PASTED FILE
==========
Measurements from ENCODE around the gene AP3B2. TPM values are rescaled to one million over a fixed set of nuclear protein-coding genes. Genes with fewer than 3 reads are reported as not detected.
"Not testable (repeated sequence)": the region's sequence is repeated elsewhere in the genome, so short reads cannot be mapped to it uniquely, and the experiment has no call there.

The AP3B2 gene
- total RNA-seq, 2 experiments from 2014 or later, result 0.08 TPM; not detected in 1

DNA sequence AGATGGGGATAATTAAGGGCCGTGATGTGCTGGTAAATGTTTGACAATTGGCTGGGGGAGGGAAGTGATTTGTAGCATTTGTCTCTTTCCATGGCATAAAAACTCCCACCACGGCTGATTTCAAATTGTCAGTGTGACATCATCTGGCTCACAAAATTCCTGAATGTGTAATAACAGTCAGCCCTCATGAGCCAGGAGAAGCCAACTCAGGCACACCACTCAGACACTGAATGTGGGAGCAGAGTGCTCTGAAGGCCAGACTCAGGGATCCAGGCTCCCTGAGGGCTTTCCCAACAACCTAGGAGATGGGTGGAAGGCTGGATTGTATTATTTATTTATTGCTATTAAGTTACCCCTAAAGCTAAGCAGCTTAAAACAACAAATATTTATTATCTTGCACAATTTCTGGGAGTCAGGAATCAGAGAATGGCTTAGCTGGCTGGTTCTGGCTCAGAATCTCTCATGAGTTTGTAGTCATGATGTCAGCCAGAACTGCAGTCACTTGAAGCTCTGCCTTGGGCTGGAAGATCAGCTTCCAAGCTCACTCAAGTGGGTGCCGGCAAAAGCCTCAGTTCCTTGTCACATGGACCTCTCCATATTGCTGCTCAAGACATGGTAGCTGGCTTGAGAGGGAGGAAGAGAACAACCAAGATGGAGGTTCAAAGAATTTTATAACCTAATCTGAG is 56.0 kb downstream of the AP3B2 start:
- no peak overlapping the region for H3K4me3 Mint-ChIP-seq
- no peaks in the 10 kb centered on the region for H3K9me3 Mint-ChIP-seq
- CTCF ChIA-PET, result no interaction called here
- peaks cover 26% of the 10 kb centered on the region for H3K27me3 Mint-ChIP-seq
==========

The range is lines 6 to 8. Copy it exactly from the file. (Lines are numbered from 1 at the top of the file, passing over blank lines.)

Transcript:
- no peak overlapping the region for H3K4me3 Mint-ChIP-seq
- no peaks in the 10 kb centered on the region for H3K9me3 Mint-ChIP-seq
- CTCF ChIA-PET, result no interaction called here